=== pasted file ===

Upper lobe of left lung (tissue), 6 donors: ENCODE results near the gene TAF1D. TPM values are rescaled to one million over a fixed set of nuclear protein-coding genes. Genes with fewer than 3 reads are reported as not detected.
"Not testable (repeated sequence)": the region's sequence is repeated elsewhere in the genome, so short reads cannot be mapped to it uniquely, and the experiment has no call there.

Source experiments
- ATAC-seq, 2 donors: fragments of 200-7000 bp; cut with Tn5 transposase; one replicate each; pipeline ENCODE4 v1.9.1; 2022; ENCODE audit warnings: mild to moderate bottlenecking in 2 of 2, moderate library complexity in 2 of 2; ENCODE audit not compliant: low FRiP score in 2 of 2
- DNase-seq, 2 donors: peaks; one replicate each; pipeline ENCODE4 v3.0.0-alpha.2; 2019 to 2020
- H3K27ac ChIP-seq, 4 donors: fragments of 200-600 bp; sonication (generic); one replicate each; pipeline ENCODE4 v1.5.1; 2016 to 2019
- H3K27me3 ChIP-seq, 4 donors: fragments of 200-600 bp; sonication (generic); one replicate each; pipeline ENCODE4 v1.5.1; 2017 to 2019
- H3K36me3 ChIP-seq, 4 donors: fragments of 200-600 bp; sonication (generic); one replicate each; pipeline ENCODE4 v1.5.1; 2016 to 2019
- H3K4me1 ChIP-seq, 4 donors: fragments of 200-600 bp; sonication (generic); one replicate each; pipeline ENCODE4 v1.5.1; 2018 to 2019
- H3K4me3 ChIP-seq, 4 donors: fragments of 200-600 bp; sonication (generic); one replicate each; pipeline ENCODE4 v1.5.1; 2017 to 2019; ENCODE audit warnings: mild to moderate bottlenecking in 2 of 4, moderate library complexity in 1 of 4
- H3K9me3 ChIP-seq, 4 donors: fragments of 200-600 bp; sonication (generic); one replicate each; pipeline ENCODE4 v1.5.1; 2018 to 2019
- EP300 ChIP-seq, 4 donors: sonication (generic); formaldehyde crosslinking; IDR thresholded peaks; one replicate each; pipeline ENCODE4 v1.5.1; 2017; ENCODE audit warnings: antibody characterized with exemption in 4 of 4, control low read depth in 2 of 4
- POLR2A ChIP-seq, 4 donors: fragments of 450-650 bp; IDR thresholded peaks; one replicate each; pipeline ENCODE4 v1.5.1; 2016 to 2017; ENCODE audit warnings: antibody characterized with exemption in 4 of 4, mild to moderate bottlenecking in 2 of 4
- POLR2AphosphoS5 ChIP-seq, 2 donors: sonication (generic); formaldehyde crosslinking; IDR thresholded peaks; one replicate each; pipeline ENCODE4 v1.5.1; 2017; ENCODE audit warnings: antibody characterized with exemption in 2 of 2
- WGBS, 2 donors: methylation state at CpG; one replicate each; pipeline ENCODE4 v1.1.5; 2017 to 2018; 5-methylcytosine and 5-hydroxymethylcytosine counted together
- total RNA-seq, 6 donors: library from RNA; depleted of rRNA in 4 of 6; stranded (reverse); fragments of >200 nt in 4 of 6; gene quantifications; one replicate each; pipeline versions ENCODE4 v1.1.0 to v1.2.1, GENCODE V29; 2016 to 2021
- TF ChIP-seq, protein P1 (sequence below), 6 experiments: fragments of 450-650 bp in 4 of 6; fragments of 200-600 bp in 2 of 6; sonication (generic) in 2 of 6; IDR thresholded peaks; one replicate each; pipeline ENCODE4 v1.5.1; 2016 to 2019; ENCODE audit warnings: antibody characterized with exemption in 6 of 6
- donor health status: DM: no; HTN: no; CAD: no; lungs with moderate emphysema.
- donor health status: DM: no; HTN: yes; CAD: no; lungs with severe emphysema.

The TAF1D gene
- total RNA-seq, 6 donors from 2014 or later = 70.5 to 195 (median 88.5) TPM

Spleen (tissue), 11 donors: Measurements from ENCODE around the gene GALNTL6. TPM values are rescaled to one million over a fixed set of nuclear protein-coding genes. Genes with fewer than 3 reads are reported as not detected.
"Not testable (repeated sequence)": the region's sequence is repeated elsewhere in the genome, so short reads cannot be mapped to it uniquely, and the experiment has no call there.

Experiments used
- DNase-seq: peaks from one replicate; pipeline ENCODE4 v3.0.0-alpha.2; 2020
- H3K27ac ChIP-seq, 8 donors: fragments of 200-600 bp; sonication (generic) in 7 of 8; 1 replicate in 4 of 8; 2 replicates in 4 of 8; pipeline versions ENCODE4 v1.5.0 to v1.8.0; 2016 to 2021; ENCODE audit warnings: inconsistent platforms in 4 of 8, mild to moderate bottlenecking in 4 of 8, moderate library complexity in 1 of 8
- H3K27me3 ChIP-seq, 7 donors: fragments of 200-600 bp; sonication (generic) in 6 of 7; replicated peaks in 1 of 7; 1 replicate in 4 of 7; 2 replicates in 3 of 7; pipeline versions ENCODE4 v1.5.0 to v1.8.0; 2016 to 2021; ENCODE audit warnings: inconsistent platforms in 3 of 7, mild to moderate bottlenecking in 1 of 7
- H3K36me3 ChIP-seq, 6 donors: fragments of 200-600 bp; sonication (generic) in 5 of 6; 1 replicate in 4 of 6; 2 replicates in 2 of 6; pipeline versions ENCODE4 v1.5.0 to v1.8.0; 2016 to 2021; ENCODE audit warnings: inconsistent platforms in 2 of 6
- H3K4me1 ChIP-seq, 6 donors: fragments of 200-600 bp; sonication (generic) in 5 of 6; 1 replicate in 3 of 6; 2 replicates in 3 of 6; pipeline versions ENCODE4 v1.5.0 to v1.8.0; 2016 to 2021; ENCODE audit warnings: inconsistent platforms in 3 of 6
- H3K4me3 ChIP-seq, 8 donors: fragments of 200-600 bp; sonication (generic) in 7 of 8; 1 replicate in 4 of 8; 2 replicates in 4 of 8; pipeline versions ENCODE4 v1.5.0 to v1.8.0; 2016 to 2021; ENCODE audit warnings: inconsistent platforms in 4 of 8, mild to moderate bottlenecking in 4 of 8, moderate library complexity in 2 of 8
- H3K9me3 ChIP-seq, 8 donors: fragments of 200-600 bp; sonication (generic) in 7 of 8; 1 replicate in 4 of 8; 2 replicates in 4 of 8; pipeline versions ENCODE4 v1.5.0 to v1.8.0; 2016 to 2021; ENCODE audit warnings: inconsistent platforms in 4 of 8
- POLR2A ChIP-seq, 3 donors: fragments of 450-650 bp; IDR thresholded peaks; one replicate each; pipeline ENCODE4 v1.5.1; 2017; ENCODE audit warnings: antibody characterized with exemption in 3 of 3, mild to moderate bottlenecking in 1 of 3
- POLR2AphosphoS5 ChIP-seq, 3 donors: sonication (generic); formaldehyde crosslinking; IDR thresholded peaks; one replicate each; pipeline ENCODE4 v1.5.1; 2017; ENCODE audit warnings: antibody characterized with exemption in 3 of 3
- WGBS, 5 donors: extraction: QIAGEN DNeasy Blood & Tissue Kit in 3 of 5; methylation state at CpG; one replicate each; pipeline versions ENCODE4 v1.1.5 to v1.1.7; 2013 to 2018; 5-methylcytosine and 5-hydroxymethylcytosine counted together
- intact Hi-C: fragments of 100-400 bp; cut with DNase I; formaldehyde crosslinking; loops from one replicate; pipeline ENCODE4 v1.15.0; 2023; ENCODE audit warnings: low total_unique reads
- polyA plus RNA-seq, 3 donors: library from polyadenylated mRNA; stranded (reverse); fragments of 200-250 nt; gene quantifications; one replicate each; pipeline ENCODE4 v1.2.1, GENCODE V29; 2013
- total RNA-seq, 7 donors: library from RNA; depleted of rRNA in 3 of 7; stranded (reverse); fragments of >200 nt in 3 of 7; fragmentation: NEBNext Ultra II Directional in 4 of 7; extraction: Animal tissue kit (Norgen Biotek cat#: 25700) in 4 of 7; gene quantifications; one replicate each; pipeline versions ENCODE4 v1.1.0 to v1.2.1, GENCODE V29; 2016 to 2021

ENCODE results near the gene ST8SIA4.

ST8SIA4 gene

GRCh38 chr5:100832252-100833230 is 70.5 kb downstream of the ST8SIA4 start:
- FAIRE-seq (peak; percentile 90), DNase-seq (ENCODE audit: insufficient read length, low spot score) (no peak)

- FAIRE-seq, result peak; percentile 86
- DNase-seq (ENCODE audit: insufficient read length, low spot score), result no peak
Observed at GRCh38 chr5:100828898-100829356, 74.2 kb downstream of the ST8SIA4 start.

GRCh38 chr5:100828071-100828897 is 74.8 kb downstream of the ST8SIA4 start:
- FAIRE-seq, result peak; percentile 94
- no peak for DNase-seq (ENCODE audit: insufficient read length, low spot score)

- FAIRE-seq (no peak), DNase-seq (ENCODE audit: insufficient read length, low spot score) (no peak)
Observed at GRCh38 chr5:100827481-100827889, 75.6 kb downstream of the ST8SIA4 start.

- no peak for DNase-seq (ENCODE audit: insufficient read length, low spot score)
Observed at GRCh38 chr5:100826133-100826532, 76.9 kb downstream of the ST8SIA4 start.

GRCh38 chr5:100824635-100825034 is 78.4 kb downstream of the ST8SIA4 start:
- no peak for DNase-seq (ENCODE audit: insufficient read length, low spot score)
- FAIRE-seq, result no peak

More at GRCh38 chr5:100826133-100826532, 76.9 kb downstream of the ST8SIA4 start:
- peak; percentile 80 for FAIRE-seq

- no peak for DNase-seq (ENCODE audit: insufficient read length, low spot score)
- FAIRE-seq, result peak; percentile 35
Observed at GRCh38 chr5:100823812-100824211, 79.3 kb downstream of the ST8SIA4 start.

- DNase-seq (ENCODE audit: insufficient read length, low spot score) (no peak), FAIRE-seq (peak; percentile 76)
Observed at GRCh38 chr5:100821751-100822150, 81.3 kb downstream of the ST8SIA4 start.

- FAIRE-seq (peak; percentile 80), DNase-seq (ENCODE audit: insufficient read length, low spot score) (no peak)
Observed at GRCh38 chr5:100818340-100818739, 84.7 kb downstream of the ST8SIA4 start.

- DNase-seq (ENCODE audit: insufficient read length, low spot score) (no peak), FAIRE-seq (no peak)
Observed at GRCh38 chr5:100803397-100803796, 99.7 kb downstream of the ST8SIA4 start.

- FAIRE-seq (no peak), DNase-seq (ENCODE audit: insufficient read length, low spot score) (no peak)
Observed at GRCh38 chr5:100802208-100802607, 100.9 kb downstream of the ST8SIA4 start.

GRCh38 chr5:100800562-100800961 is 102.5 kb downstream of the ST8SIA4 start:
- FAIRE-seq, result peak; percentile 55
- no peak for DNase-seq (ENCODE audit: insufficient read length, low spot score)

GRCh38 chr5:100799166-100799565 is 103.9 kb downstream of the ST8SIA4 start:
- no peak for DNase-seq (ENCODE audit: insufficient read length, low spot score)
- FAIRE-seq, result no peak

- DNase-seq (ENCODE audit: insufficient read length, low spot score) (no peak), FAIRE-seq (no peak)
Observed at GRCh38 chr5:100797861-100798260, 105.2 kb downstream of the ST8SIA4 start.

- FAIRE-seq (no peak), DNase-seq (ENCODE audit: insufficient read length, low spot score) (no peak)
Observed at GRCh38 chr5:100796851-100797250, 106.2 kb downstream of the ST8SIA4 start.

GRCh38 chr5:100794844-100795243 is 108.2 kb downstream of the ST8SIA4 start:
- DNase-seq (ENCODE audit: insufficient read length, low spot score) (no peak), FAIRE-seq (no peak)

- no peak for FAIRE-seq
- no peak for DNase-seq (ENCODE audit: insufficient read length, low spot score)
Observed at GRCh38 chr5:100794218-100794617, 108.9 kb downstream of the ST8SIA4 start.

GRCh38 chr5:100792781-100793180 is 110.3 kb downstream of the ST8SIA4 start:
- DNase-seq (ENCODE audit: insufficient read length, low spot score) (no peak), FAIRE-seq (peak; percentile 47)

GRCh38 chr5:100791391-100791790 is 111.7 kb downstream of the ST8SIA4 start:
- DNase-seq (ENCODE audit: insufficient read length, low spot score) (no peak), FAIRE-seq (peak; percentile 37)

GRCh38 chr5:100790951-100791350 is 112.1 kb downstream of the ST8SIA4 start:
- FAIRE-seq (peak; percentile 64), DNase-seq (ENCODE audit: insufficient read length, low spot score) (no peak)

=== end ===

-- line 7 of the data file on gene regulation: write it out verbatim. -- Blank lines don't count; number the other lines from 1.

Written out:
- H3K27me3 ChIP-seq, 4 donors: fragments of 200-600 bp; sonication (generic); one replicate each; pipeline ENCODE4 v1.5.1; 2017 to 2019